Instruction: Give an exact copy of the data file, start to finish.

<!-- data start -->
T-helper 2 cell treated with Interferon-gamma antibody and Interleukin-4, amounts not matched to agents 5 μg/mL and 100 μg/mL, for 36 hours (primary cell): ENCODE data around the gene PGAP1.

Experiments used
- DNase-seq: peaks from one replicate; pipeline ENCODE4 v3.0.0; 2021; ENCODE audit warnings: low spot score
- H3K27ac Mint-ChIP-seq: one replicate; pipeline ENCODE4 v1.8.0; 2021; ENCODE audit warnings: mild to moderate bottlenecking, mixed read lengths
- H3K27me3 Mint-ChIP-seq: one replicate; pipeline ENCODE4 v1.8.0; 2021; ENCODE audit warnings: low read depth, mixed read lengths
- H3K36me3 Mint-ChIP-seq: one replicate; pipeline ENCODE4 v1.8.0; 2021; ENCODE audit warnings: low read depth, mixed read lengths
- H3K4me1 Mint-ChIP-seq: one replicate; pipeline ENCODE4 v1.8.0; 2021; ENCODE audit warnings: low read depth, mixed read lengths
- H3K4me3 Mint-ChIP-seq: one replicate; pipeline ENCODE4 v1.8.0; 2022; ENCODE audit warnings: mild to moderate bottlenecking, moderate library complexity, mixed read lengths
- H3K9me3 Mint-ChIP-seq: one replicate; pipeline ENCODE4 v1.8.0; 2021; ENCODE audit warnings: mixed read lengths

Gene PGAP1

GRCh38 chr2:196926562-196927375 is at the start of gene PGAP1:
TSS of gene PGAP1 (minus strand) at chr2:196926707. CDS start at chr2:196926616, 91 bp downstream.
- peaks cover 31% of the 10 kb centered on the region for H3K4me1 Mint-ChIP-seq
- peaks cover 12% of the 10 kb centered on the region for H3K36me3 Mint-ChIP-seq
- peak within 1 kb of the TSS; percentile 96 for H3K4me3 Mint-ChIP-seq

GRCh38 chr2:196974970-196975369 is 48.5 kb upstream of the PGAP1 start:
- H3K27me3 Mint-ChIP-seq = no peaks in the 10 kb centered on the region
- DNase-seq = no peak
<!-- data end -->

T-helper 2 cell treated with Interferon-gamma antibody and Interleukin-4, amounts not matched to agents 5 μg/mL and 100 μg/mL, for 36 hours (primary cell): ENCODE data around the gene PGAP1.

Experiments used
- DNase-seq: peaks from one replicate; pipeline ENCODE4 v3.0.0; 2021; ENCODE audit warnings: low spot score
- H3K27ac Mint-ChIP-seq: one replicate; pipeline ENCODE4 v1.8.0; 2021; ENCODE audit warnings: mild to moderate bottlenecking, mixed read lengths
- H3K27me3 Mint-ChIP-seq: one replicate; pipeline ENCODE4 v1.8.0; 2021; ENCODE audit warnings: low read depth, mixed read lengths
- H3K36me3 Mint-ChIP-seq: one replicate; pipeline ENCODE4 v1.8.0; 2021; ENCODE audit warnings: low read depth, mixed read lengths
- H3K4me1 Mint-ChIP-seq: one replicate; pipeline ENCODE4 v1.8.0; 2021; ENCODE audit warnings: low read depth, mixed read lengths
- H3K4me3 Mint-ChIP-seq: one replicate; pipeline ENCODE4 v1.8.0; 2022; ENCODE audit warnings: mild to moderate bottlenecking, moderate library complexity, mixed read lengths
- H3K9me3 Mint-ChIP-seq: one replicate; pipeline ENCODE4 v1.8.0; 2021; ENCODE audit warnings: mixed read lengths

Gene PGAP1

GRCh38 chr2:196926562-196927375 is at the start of gene PGAP1:
TSS of gene PGAP1 (minus strand) at chr2:196926707. CDS start at chr2:196926616, 91 bp downstream.
- peaks cover 31% of the 10 kb centered on the region for H3K4me1 Mint-ChIP-seq
- peaks cover 12% of the 10 kb centered on the region for H3K36me3 Mint-ChIP-seq
- peak within 1 kb of the TSS; percentile 96 for H3K4me3 Mint-ChIP-seq

GRCh38 chr2:196974970-196975369 is 48.5 kb upstream of the PGAP1 start:
- H3K27me3 Mint-ChIP-seq = no peaks in the 10 kb centered on the region
- DNase-seq = no peak